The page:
Book Review: “Anxious For Nothing,” by John MacArthur

Anxiety is something we all struggle with, to one degree or another. For some, the battle is so fierce it can be debilitating. For others, it may not seem to bother them all that often or all that much, which then could tempt them to fail to take the spiritual problem it represents seriously. John MacArthur’s study of the subject, Anxious For Nothing: God’s Care for the Cares of Your Soul, may not seem short at first glance—it runs 224 pages in the print edition, although this includes a study guide and an appendix of redacted psalms. But it is worth the effort put in to read it.

The book is composed of nine chapters, plus the aforementioned psalms appendix and discussion guide. As in many of MacArthur’s books, the chapters are edited from sermons preached during MacArthur’s long pulpit ministry at Grace Community Church. The general method, then, is to unpack a passage dealing with the subject and lay out some practical implications.

MacArthur begins his study by framing the topic to include “anxiety, fear, worry, and stress,” and asserting that Christ has granted everything needed for life and godliness (2 Pet. 1:3). He questions the psychological and therapeutic approach of contemporary Christian treatments of the subject. He then proceeds to treat a number of passages in turn. First up is Matthew 6:25-34, from which MacArthur points out that God is in control and the evidence of his care for creation abounds. Next, from Philippians 4:6-9, he points believers to prayer as the primary tool for avoiding anxiety. In chapter 3, the author points to the noted worrier Peter and his words in 1 Peter 5:5-7, stressing the need for humility to fight anxiety. He then proceeds to treat Hebrews 11 and 12 in a single chapter, laying out the role of faith as the end of anxiety and looking to Christ as the antidote to fear; his phrase “When you run in a race, you shouldn’t look at your feet” is memorable and helpful! After finishing that chapter with the Psalms and its praises as a practical way to fight sin, he turns to look at two kinds of ministers that help the anxious believer: angels, and fellow Christians in the church. He reviews how the various spiritual gifts given to the church and the fellowship of the saints helps fight anxiety. Chapter 6 continues looking at anxiety in the context of the church, pastorally examining five groups of “problem people” identified in 1 Thessalonians 5:14-15 and how fear feeds their challenges. Then, in the next chapter, MacArthur presents the doctrine of God’s peace from 2 Thessalonians 3:16 and 18, and explains how it answers and resists anxiety. In the eighth chapter he attacks the evils of discontentment and complaining from Philippians 2:14-16, and along the way, quotes a sociologist who posits that shrinking family sizes in American society have contributed to a rise in self-entitlement in the younger generation. Finally, in the next and last chapter, he finishes looking at Philippians 4:10-19 and lays out several secrets to contentment.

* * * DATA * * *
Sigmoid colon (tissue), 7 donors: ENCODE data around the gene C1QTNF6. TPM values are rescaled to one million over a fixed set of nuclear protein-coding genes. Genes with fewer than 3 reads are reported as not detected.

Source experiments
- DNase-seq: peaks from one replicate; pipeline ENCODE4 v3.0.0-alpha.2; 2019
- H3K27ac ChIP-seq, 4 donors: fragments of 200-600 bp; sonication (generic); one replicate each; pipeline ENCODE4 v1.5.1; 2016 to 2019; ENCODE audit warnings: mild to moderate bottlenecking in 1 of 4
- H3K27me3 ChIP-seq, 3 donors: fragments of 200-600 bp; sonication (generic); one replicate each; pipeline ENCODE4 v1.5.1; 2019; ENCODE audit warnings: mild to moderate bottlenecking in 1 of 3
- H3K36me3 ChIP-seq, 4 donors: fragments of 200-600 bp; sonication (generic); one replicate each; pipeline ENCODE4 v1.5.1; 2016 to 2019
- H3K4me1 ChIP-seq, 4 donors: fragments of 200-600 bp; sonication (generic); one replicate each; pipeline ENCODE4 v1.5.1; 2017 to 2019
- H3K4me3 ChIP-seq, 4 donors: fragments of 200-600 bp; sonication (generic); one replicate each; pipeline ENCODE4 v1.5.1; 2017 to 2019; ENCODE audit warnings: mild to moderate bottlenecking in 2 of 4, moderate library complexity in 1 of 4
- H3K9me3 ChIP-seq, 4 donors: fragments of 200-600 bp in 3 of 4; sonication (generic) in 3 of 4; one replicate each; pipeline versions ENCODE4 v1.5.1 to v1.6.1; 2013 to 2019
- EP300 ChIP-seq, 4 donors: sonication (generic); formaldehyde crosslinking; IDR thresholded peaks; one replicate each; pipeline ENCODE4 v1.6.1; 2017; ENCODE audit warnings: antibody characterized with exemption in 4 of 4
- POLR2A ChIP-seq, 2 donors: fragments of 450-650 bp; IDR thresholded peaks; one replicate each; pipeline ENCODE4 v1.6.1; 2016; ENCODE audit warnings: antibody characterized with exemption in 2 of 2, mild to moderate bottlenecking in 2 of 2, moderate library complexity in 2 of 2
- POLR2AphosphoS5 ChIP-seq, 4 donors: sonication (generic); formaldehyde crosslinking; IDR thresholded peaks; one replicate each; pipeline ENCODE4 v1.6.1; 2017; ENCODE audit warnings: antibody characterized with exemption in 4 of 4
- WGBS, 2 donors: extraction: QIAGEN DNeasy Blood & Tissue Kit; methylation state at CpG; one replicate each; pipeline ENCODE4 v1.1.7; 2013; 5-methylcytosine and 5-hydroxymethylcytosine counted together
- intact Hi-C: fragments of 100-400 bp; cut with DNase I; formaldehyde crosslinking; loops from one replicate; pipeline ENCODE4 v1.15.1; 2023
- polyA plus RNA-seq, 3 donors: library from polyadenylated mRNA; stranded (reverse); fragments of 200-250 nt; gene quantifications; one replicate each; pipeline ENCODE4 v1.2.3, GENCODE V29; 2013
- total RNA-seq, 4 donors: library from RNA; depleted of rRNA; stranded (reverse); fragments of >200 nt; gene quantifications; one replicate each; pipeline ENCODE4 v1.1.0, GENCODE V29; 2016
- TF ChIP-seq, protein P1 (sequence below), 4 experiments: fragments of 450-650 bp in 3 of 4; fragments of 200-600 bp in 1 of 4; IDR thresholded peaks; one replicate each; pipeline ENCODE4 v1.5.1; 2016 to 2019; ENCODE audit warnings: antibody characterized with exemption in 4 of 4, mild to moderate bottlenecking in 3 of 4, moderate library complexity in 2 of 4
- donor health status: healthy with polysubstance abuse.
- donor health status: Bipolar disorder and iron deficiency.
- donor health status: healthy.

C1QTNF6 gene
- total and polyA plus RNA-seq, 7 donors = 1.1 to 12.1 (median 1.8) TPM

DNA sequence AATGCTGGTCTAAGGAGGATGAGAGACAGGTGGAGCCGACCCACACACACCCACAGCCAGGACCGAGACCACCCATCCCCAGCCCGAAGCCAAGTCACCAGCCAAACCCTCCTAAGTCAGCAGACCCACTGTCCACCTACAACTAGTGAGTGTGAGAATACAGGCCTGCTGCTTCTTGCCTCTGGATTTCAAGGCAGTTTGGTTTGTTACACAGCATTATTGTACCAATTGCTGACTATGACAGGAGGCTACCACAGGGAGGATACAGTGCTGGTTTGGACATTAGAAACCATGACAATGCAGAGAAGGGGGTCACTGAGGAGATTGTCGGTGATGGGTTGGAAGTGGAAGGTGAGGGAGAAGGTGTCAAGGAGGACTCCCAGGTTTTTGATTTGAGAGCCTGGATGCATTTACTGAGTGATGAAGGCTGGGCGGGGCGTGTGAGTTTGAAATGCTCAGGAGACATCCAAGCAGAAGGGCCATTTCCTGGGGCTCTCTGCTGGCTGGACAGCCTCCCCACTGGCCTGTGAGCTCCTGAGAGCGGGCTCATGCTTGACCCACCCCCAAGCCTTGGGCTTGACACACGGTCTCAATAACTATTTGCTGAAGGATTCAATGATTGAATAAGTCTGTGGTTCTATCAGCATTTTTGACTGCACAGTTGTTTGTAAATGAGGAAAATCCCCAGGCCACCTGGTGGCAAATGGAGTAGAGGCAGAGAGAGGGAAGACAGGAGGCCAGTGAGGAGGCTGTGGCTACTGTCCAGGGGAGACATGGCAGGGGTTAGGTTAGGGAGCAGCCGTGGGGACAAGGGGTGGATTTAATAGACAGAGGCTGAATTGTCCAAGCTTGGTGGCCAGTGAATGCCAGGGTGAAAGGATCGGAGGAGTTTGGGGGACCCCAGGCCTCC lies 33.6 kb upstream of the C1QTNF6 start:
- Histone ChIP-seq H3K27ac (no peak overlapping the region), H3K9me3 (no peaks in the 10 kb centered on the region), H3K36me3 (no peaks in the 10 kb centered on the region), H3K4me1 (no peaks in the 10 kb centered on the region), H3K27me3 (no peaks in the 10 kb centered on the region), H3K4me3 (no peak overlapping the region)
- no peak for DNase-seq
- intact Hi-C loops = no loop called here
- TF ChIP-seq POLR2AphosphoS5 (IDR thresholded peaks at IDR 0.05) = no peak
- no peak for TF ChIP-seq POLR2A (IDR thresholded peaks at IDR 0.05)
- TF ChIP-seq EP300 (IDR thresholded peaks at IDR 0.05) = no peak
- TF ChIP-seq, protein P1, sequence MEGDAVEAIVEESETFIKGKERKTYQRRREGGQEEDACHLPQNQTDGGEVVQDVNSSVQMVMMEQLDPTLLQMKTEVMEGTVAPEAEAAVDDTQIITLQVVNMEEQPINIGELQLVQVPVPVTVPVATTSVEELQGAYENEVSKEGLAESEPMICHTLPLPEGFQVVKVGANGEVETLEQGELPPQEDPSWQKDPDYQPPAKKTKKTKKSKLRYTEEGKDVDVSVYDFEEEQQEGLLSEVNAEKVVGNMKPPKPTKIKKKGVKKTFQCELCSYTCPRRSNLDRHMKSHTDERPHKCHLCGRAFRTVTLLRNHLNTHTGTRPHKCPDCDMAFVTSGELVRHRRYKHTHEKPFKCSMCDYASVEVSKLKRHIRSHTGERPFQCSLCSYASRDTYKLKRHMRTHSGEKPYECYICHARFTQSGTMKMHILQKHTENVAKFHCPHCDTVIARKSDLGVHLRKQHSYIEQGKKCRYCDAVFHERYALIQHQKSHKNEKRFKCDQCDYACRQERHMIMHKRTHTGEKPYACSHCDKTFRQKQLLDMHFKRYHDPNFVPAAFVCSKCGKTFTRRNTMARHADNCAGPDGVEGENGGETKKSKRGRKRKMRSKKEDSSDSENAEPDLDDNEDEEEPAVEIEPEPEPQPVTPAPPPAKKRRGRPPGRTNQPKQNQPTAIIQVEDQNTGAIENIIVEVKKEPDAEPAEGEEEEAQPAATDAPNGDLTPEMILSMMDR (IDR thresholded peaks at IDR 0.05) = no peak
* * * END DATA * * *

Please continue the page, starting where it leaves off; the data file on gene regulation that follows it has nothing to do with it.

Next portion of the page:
Every Christian would benefit from reading this book, probably more than once. The study and discussion guide at the end makes it particularly useful, as it can be used in a one-on-one or small-group study context (though every participant really should have a copy in that case). Pastors in particular will find,  in Chapter 6, MacArthur’s comments on and taxonomy of “difficult people” to be invaluable. I appreciated MacArthur’s unapologetic supernaturalism as he straightforwardly dealt with the subject of angels, though I wonder if, after pointing out the angel’s guidance of Philip to meet the Ethiopian eunuch in Acts 8, his statement that “angels do the same for us today” runs the risk of making, without warrant, unique events in salvation history prescriptive for everyday Christian experience. And for those of different eschatological perspectives, his premillennial perspective comes out in chapter 5 as he treats angels, though nothing in his arguments depends on his eschatology. Those minor quibbles, however, don’t detract at all from the value of the book.

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